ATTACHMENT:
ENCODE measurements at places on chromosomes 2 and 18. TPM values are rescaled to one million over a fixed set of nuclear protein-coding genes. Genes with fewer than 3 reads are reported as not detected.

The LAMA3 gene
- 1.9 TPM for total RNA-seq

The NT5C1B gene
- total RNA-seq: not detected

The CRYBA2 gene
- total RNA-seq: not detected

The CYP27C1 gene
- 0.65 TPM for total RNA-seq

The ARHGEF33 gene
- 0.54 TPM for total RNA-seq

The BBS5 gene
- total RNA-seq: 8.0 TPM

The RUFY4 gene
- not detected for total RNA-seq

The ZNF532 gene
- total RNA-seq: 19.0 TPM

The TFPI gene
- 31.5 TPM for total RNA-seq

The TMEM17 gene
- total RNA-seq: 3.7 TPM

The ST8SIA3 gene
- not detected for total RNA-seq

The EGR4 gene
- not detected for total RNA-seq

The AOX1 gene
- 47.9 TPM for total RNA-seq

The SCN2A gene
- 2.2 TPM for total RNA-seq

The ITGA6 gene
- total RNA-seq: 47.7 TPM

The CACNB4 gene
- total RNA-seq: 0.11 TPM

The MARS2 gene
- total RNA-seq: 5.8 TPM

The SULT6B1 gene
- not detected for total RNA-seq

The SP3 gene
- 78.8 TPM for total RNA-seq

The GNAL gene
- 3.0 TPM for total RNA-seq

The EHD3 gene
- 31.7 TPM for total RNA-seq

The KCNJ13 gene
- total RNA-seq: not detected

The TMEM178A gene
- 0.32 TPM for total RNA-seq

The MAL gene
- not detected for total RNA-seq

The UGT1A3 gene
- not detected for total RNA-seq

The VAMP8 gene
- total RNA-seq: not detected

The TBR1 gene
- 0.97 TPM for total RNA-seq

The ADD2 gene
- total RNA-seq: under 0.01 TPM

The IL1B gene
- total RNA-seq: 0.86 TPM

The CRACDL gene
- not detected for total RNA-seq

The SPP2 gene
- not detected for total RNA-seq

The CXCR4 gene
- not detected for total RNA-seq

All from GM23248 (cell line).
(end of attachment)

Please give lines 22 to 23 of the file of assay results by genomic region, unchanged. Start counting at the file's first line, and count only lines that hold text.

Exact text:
The ST8SIA3 gene
- not detected for total RNA-seq